HOUSTON — Roger Goodell made an almost cogent point to begin his annual Super Bowl news conference Wednesday when talking about the New England Patriots and Atlanta Falcons.
“They were dominant through the season, but particularly dominant throughout the postseason, and no one can argue that these two teams are the most deserving and the ones that should be here,” Goodell said as part of his open. “The No. 1 defense in the NFL (Patriots) versus the No. 1 offense (Falcons). It’s going to be a great matchup, and I wish both teams well.”
What Goodell failed to mention is the Patriots also have a really, really, really great offense while the Falcons have a below-average defense.
All of this is why the Patriots’ defense, which was No. 1 in points allowed, as Goodell alluded to, will ultimately decide who wins the Super Bowl.
To simplify the Super Bowl LI matchup into its purest form, the Patriots’ offense will be able to move the ball on the Falcons’ defense. The Patriots’ defense just needs to provide slightly more resistance when the Falcons’ offense is on the field to win the game.
Including playoffs, the Patriots’ defense ranked first in points allowed while the Falcons’ ranked 23rd. The Patriots ranked eighth in yards allowed, the Falcons 22nd. The Patriots were 10th in third-down conversion percentage while the Falcons ranked 24th, and New England was seventh in red-zone defense while Atlanta was 32nd.
The Patriots’ defense, despite a weak strength of schedule, is considerably better than the Falcons’, while their offenses are much more similar.
The Patriots’ defense certainly made strides in proving they can stop a high-powered offense two weeks ago against the Pittsburgh Steelers, too. The Steelers were without star running back Le’Veon Bell for most of the game, but the Patriots only allowed 17 points, and seven of those were in garbage time.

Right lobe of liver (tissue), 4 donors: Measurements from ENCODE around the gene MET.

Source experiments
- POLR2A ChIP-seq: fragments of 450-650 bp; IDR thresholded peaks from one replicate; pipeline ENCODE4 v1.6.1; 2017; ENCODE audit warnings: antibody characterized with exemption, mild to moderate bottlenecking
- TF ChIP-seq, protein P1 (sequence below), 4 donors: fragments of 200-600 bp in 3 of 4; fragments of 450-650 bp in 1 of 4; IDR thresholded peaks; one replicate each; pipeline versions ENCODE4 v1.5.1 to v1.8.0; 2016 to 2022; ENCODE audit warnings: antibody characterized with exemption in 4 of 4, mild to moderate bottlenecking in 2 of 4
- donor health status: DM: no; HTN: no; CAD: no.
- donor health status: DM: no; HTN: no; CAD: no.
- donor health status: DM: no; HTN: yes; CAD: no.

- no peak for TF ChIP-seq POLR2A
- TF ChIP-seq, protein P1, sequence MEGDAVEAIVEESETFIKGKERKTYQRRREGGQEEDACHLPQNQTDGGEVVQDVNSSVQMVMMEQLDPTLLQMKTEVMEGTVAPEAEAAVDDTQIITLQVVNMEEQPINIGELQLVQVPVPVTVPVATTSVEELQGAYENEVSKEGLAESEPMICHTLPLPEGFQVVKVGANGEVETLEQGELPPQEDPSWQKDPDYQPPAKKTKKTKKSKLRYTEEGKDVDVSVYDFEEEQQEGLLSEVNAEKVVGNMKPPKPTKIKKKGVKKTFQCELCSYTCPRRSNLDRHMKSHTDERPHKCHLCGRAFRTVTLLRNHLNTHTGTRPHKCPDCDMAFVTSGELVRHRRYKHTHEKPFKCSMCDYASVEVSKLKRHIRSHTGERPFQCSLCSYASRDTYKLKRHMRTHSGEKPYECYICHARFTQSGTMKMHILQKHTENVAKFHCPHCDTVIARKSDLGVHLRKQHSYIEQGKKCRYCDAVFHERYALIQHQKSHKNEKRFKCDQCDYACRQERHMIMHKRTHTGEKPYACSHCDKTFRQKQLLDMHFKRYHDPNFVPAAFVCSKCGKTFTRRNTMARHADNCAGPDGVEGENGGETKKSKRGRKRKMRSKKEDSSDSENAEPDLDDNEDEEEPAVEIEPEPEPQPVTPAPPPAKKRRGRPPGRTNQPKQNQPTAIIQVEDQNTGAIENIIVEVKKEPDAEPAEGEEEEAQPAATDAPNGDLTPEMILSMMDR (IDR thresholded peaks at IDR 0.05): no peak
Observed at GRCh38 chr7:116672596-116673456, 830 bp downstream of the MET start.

The Patriots’ defense’s toughest test is stopping Julio Jones. How do they do that? The same way they neutralized receivers like DeAndre Hopkins and Antonio Brown this season: with double coverage.
While much has been made of Patriots cornerback Malcolm Butler tweeting back in 2012 that he’d love to cover Jones, it seems unlikely he’ll draw the lion’s share of the assignment Sunday in Super Bowl LI. That would potentially leave Patriots cornerback Eric Rowe on Falcons wide receiver Taylor Gabriel, which would be a speed mismatch. It seems more likely we see Rowe with safety help on Jones, Butler on Gabriel and Logan Ryan on Mohamed Sanu. Rowe hinted as much last week when he said Ryan has the size to take on Sanu in the slot.
And if Rowe fails, then the Patriots can adjust, which is something they do even better than taking out a team’s best offensive weapon.
The reason the Patriots are favored in Super Bowl LI, and why confidence seems high in a New England victory is because their defense has played so much better than the Falcons’ over the last 20 weeks. It’s simple.
Thumbnail photo via Ron Chenoy/USA TODAY Sports Images